Sudanese troops stand next to a burnt-out military vehicle in the oil center of Heglig after clashes with South Sudanese forces Wednesday. Recent fighting has raised fears of a renewed war.
AFP/Getty Images

Originally published on Fri March 30, 2012 2:14 pm

Less than a year after they formally split, Sudan and South Sudan appear to be in danger of going to war.

Fighting spilled over the disputed border this week, scuttling a planned summit intended to resolve issues lingering from South Sudan's independence last July.

International diplomats are trying to get that summit back on track and deal with a humanitarian crisis that is looming in the region.

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Afghanistan
5:58 am
Fri March 16, 2012

Peace Deal Process With Taliban Stalls

Originally published on Fri March 16, 2012 9:24 am

Transcript

RENEE MONTAGNE, HOST:

This is MORNING EDITION from NPR News. I'm Renee Montagne.

We're learning more about the American staff sergeant accused of killing 16 villagers in Afghanistan. Last night, his lawyer said the soldier did not want to go to Afghanistan, his fourth deployment for the Army. He had been wounded twice and he didn't think he was healthy enough to deploy. The attorney didn't release the soldier's name, but did say he was the father of two young children and added that the soldier's family was totally shocked by the allegations against him.

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Middle East
3:05 am
Thu March 8, 2012

Egypt's Moves Leave Democracy Advocate Bewildered

Sam LaHood of the International Republican Institute is one of 19 American democracy promoters who face charges of fomenting unrest in Egypt. Here, he is shown last month at the U.S. Embassy in Cairo.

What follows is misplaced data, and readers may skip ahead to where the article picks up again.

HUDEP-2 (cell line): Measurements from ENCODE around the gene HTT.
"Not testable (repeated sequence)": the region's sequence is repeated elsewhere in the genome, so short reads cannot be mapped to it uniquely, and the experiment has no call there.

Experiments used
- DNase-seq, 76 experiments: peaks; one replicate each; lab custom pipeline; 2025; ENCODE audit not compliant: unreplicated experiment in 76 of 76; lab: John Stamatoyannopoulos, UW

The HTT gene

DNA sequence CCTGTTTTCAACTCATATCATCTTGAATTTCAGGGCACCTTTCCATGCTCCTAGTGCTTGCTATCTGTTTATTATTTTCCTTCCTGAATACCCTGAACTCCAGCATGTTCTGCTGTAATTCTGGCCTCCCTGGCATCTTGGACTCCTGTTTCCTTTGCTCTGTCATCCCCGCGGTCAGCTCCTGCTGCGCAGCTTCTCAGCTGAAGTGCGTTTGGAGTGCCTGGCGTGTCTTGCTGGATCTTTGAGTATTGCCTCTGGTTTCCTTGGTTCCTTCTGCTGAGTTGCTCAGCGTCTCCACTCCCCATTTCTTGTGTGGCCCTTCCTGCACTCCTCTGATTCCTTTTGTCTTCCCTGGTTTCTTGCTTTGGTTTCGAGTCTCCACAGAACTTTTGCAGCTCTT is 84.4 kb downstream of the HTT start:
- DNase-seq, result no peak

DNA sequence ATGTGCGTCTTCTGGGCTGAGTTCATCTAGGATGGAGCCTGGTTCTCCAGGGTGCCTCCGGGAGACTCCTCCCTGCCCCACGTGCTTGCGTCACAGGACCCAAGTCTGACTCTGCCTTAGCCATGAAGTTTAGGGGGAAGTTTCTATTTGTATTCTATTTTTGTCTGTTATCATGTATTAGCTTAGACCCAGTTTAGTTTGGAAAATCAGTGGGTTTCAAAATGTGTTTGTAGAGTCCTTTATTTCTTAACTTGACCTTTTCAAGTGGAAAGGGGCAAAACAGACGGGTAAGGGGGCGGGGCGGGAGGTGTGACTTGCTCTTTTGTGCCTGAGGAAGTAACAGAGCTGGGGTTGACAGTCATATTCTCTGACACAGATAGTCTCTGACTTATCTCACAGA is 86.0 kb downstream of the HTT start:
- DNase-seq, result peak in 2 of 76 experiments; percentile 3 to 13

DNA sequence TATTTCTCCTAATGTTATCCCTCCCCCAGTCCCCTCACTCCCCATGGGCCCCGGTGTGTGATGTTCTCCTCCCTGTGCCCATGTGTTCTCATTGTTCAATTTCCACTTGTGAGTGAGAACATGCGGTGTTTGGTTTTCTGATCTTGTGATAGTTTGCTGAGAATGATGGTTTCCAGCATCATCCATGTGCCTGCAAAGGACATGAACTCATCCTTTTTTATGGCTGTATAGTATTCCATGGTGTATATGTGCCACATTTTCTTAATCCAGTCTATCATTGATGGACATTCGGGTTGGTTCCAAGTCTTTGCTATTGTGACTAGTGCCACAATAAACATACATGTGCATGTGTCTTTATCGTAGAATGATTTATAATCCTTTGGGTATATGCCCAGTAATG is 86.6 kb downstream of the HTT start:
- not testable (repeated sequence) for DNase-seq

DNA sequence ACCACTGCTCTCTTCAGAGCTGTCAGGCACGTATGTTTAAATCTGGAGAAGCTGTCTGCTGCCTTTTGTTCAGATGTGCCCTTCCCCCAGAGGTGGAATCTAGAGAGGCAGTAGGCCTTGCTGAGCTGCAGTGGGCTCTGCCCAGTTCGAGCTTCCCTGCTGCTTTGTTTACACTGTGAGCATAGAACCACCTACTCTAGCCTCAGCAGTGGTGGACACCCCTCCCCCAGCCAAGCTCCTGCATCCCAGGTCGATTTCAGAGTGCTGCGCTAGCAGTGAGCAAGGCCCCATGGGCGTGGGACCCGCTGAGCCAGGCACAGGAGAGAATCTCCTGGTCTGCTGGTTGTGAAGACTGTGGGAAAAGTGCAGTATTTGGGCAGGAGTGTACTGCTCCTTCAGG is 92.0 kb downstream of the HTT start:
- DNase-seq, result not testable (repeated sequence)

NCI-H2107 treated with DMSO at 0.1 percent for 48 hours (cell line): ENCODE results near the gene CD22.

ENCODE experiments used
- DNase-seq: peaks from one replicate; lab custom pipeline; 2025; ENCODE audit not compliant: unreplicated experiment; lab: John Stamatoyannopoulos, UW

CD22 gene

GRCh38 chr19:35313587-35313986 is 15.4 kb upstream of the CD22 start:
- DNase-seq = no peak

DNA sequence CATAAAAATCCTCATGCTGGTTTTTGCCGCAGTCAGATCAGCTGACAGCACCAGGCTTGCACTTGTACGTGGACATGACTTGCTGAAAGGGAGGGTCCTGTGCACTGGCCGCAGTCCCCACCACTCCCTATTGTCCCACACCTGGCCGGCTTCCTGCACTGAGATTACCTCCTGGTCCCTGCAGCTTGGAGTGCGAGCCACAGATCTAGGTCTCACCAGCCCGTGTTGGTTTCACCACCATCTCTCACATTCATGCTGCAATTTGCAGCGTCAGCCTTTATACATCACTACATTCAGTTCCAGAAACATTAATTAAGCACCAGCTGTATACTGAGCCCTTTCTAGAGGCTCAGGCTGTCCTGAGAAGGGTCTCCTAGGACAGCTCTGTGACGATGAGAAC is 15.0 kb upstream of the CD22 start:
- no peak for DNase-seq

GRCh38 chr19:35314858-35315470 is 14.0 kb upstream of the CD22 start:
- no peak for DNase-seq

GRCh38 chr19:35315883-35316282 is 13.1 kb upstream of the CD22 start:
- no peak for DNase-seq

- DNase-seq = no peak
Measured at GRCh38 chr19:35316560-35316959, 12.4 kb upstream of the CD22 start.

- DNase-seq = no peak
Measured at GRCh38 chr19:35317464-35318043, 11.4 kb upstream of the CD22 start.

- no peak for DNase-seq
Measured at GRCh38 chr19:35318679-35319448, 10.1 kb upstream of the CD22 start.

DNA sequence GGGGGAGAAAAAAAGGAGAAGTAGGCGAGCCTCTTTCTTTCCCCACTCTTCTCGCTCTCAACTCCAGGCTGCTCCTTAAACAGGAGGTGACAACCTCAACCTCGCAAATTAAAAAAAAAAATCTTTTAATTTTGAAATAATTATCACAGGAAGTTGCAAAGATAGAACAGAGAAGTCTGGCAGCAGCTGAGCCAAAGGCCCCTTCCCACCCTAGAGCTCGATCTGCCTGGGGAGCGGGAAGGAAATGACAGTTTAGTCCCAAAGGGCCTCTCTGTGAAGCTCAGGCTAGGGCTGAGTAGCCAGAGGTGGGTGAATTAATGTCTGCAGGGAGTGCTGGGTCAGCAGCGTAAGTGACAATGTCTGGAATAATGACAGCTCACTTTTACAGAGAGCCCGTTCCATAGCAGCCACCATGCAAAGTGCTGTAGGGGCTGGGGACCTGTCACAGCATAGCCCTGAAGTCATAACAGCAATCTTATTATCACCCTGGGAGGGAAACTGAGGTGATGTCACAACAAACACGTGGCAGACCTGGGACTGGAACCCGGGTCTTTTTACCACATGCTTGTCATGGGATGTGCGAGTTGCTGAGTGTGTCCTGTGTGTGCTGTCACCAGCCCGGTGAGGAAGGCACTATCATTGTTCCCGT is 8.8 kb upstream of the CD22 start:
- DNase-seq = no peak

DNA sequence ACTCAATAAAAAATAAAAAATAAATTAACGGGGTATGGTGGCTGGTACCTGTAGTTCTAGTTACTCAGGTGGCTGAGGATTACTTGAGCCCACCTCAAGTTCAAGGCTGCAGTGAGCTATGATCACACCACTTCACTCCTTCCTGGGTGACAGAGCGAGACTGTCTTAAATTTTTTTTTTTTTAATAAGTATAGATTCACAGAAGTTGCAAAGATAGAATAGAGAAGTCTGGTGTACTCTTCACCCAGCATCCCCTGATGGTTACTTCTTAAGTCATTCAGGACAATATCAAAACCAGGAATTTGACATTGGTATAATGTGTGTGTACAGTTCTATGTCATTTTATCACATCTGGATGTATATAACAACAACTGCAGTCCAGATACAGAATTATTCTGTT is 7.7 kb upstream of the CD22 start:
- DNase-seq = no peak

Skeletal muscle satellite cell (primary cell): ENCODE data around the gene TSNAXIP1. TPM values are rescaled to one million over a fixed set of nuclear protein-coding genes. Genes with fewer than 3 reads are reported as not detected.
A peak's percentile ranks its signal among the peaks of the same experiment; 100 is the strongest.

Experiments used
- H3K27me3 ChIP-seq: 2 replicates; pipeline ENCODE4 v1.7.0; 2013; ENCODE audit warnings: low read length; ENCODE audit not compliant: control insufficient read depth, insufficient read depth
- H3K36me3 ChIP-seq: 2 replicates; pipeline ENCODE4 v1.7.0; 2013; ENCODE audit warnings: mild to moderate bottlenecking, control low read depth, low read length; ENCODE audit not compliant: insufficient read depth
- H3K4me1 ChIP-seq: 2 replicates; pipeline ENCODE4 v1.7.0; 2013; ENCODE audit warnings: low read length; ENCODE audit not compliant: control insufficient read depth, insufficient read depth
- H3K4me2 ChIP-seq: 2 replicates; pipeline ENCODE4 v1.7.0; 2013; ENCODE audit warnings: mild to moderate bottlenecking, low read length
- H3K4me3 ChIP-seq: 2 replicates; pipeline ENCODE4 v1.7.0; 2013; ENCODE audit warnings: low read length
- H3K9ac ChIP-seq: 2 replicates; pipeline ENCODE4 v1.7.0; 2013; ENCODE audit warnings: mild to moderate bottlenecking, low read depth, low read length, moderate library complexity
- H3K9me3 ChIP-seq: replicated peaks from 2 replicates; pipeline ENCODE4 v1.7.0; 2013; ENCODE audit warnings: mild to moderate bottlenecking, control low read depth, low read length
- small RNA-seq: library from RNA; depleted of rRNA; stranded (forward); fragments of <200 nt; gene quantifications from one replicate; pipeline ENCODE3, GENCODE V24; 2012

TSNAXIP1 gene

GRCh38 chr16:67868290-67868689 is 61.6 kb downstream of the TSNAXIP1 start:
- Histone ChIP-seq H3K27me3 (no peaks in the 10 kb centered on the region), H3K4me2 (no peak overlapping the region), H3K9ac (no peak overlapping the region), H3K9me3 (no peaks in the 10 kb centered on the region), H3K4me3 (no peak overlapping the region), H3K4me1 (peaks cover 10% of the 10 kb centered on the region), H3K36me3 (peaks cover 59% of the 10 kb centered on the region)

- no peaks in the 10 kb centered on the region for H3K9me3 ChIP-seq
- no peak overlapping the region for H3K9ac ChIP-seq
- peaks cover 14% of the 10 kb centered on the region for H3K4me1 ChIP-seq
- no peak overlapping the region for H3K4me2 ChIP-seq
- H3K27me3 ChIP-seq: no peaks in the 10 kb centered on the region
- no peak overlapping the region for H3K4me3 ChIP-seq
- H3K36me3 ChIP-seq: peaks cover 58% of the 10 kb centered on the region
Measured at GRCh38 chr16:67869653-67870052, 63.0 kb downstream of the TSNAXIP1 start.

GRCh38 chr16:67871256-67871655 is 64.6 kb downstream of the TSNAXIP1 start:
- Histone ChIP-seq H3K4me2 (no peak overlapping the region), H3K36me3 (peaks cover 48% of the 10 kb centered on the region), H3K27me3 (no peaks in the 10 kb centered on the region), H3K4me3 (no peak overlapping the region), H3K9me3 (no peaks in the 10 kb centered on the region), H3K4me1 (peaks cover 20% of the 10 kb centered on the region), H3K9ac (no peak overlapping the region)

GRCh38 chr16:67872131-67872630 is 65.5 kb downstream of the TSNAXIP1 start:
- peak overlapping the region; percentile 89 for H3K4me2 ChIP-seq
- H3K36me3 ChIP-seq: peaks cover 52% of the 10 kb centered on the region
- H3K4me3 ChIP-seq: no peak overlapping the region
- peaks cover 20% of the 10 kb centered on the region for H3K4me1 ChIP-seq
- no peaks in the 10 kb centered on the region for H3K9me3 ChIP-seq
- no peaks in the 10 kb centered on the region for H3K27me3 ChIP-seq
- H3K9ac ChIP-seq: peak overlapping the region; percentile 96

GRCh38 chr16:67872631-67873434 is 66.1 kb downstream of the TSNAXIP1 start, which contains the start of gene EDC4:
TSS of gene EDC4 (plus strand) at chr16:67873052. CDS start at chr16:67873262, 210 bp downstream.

Courtesy IRI

Originally published on Fri March 9, 2012 4:00 pm

Sam LaHood, the son of U.S. Transportation Secretary Ray Lahood, spent four weeks holed up at the U.S. Embassy in Cairo, sleeping on an air mattress part of the time and trying to fathom why the Egyptians wanted to prosecute him and his pro-democracy colleagues.

Eventually, LaHood's organization and others with employees facing prosecution paid more than $300,000 a person in bail to get them off the Egyptian travel ban, and the U.S. government flew most of them home.

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Middle East
12:01 am
Tue March 6, 2012

Obama, Netanyahu Differ On Timeline Of Iran Strike

Israeli Prime Minister Benjamin Netanyahu addresses the American Israel Public Affairs Committee's annual policy conference on Monday in Washington, D.C. He said he would never let his "people live in the shadow of annihilation."
Chip Somodevilla Getty Images

In several hours of talks, President Obama and Israeli Prime Minister Benjamin Netanyahu seemed to have different timelines and red lines on the issue of Iran's nuclear program: Obama said he prefers diplomacy and pressure; the Israeli leader made clear his country reserves the right to attack pre-emptively, saying Israel must remain master of its fate.

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Asia
5:07 pm
Wed February 29, 2012

N. Korea To Halt Nuclear Tests; U.S. To Provide Aid

North Korea's military fires missiles during a drill in this undated photo released Oct. 6, 2010, by the Korean Central News Agency. North Korea has agreed to stop nuclear activities and allow inspections, while the U.S. says it will provide food aid to the country.
Korean Central News Agency AP

Originally published on Wed February 29, 2012 8:34 pm

North Korea has agreed to suspend uranium enrichment and missile tests, and the U.S. says it will provide food aid. The agreement should set the stage for a new round of nuclear disarmament talks. But analysts caution this is a small first step.

U.S. State Department officials returned from three days of talks in Beijing with a deal meant to improve the atmosphere for a resumption of so-called six-party nuclear disarmament talks. Secretary of State Hillary Clinton outlined the deal in Congress on Wednesday.

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Asia
10:59 am
Wed February 29, 2012

N. Korea Agrees To Nuclear Moratorium, U.S. Says

Originally published on Wed February 29, 2012 11:03 am

Transcript

RENEE MONTAGNE, HOST:

This is MORNING EDITION from NPR News. I'm Renee Montagne.

DAVID GREENE, HOST:

And I'm David Greene. We have learned this morning that North Korea has agreed to a moratorium on nuclear tests and uranium enrichment activities. This is according to State Department officials just back from a trip to China, where they met with North Korean negotiators. NPR's Michele Kelemen has more on what could be a step towards reviving nuclear disarmament talks.